Gilts – what are they?
Gilts, or Gilt-Edged Securities, represent a loan from you to the Government. Because the Government is unlikely to default on a loan, Gilts are considered to be lower risk than company-issued Bonds.
Gilts generate an income for you through interest on your capital. The amount of income you receive is calculated by applying the coupon rate for the individual Gilt to its nominal value (the amount you get back when the Gilt matures).
Types of Gilts
These are often referred to as plain 'vanilla' bonds as both the coupon and redemption date are fixed at outset.
The redemption date is often fixed at the outset, whilst the coupon is linked to an underlying index such as the Retail Price Index (RPI) or Consumer Price Index (CPI).
Gilts vary in their redemption date. This is the date on which your capital is repaid to you.
- Dated Gilts – there is a firm redemption date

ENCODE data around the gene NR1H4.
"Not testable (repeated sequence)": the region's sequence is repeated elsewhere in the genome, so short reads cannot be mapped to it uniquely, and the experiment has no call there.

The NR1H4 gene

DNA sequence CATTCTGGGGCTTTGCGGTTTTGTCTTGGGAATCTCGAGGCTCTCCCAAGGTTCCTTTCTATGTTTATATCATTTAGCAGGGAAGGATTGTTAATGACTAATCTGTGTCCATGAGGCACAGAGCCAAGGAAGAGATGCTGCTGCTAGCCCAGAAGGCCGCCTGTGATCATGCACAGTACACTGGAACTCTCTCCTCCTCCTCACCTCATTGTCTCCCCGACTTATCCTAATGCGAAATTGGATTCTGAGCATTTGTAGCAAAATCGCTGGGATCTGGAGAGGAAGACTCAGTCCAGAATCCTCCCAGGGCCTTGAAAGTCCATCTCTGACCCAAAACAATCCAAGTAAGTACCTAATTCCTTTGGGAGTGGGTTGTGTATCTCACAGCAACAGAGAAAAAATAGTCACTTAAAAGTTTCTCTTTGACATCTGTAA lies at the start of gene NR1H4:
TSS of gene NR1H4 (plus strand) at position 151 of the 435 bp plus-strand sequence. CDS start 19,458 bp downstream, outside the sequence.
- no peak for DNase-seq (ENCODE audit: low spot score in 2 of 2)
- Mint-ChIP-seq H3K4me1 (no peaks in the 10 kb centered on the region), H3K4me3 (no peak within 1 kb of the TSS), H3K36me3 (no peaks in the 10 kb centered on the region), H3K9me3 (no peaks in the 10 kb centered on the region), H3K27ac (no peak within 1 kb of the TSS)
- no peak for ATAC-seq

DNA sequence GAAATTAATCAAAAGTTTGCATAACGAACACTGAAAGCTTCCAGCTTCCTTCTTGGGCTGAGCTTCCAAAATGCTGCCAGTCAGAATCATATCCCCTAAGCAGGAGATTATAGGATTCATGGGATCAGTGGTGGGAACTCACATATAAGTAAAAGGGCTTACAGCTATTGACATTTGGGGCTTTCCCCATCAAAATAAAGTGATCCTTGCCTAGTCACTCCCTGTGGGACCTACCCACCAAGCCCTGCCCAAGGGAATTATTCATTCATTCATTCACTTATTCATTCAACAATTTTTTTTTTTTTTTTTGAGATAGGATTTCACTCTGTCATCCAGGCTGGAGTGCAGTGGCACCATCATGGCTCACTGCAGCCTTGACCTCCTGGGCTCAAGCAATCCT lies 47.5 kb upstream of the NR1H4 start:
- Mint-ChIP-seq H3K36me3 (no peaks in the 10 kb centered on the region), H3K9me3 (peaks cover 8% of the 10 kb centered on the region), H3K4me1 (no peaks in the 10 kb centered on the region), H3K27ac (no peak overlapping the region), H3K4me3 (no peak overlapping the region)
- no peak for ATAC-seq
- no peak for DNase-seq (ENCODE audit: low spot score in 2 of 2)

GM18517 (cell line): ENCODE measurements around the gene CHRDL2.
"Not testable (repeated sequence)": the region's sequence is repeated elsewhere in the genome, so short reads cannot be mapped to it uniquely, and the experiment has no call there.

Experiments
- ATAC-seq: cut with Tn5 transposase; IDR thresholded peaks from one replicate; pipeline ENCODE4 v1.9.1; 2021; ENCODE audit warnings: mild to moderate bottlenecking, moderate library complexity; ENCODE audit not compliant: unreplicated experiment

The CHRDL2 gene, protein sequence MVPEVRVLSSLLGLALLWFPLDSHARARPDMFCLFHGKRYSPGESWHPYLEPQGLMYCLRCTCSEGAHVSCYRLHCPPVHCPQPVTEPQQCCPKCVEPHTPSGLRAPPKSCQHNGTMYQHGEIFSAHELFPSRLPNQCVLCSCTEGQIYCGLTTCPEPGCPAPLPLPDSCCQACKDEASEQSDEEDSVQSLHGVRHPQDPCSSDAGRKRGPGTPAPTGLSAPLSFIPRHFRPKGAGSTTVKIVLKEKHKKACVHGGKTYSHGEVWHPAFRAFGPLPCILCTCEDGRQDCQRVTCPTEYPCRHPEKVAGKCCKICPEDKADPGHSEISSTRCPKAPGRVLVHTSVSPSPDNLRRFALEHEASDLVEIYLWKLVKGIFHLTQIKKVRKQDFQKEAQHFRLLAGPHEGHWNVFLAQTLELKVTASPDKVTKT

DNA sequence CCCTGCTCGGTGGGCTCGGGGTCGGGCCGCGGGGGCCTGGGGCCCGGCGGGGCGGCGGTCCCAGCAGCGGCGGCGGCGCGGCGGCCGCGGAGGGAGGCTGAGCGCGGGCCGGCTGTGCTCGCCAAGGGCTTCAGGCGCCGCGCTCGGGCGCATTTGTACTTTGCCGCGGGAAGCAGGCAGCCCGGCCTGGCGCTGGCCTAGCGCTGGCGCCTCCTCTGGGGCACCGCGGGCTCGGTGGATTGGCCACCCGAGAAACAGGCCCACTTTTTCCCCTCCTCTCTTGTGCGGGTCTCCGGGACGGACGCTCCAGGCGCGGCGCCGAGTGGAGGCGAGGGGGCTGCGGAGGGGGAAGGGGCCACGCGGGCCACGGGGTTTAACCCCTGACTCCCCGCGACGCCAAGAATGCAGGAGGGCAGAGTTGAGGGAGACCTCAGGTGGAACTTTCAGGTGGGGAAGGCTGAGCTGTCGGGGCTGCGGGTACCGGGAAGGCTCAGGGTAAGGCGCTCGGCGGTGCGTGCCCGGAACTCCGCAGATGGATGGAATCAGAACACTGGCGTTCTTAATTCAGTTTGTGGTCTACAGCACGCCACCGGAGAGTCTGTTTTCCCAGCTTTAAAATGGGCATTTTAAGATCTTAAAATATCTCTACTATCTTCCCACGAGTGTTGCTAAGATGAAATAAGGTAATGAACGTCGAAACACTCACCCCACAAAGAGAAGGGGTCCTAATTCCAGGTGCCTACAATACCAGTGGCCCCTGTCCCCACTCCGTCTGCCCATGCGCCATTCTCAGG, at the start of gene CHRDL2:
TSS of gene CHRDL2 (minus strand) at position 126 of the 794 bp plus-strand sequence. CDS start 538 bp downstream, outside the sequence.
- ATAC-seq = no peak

- Undated Gilts – there is no stated redemption date
- Double-dated Gilts – the Government chooses the exact timing of redemption at a point between two given dates
Gilts are also categorised according to their term or maturity date.
- 5 years for a short-maturity Gilt
- Between 5 and 15 years for a medium-maturity Gilt
- 15 years or more for a long-maturity Gilt
Interest on Gilts is paid gross but it is liable for Income Tax. This makes them particularly attractive to non-tax payers. There is an option for tax payers to opt to have tax deducted at source on application. Any profits from selling Gilts are tax free and don't have to be included in tax returns.
Holding a Gilt in an ISA
Interest is paid tax free and without any liability to the ISA holder. Any profits from selling Gilts held in ISAs are free from tax and don't have to be included in tax returns.
What if I want to sell before the redemption date?
If you sell your investment before the redemption date, you may get back less than you originally invested. Call our Dealing team on 01296 41 42 43 to obtain a price.